Exam Board: AQA Syllabus B
Course content and assessment:
English Literature remains a popular subject for Sixth Form study that supports students in developing skills that are useful for many other areas of study and employment. This course starts with the study of aspects of tragedy and moves on to study fiction with a political element. The course has a philosophy which centres on different ways of reading and the connections that exist between texts within a literary genre. The aim is for students to arrive at their own interpretations and become confident autonomous readers. We also aim for students to enjoy their study of literature, and the first cohorts have been enthusiastic about their studies and successful in all areas of the course.
A Level English Literature
Unit 1: Literary genres – Aspects of tragedy
Study of three texts: one Shakespeare play, ‘Othello’, a second drama text, ‘Death of a Salesman,’ and one further text, a selection of Keats’ poetry. The unit is assessed through a two and a half hour closed book examination.
Unit 2: Texts and genres – Elements of political and social protest writing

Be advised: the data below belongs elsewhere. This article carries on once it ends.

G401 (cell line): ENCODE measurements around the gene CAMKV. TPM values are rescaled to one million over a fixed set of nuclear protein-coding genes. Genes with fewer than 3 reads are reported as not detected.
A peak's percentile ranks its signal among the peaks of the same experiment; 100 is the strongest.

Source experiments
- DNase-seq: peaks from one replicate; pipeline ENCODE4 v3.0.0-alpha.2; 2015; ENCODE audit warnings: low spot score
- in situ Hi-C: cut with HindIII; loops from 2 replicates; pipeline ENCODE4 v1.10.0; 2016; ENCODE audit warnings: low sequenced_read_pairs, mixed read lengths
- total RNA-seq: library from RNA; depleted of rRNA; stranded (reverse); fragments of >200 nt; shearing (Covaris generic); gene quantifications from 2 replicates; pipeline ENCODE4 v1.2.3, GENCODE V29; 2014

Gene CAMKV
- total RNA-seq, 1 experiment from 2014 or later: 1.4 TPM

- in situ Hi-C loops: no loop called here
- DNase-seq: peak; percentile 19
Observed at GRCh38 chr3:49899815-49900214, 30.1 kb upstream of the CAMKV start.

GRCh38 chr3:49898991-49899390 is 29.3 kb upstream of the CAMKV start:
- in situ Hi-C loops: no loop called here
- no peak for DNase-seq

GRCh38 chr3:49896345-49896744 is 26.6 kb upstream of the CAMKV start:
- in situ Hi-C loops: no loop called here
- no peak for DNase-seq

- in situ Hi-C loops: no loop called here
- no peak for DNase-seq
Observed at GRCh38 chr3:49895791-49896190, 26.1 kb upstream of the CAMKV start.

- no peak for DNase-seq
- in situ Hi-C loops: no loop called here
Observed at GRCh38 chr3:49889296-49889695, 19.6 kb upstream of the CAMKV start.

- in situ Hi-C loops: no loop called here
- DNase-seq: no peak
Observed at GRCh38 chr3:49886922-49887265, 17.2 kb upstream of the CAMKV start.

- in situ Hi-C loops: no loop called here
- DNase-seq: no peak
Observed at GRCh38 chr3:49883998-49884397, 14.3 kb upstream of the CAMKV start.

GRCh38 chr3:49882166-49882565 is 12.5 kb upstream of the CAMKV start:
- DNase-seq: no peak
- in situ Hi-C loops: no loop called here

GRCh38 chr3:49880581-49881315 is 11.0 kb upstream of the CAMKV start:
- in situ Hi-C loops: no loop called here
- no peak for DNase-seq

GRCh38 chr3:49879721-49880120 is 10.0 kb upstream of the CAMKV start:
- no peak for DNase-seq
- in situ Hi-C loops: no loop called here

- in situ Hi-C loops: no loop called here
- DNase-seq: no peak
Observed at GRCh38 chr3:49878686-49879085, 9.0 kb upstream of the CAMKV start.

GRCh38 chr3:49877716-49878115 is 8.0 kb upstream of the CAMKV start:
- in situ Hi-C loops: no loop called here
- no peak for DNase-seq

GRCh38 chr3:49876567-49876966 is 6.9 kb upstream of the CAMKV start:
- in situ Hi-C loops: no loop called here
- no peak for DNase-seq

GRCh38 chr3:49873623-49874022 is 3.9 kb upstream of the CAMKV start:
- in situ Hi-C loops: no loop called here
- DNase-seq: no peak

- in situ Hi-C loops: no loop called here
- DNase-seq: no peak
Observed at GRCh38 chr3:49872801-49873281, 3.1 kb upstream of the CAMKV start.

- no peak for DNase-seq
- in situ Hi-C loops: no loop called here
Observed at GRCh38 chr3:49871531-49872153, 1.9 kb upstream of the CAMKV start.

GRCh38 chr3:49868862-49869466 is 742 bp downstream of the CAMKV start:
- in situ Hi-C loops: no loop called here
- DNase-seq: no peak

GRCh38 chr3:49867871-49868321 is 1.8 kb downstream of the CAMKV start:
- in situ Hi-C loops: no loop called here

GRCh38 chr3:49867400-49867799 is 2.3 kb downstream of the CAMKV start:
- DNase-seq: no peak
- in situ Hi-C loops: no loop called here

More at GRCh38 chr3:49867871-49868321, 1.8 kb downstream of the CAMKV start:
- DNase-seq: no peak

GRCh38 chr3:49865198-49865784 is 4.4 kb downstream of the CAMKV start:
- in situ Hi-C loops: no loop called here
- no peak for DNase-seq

Study of three texts: one post-2000 prose, ‘The Handmaid’s Tale’, one poetry collection, ‘The Songs of Innocence and Experience’, and one further text, ‘The Kite Runner’. The unit is assessed through a three hour open book examination. The examination will include an unseen passage.
Unit 3: Theory and independence (non-examined assessment)
Independent critical study, study of two texts: one poetry and one prose text, informed by study of a Critical Anthology. Students will produce two essays of 1250 – 1500 words and a bibliography. One essay can be re-creative.
Students will be expected to achieve a grade 6 in English Literature or Language at GCSE.
Progression routes and careers:
This course offers clear progression from GCSE; it allows students to build on the skills and knowledge already gained and prepare for their next steps. English Literature A Level enhances applications to a wide variety of degree courses besides English, for example law, journalism, creative writing and business studies.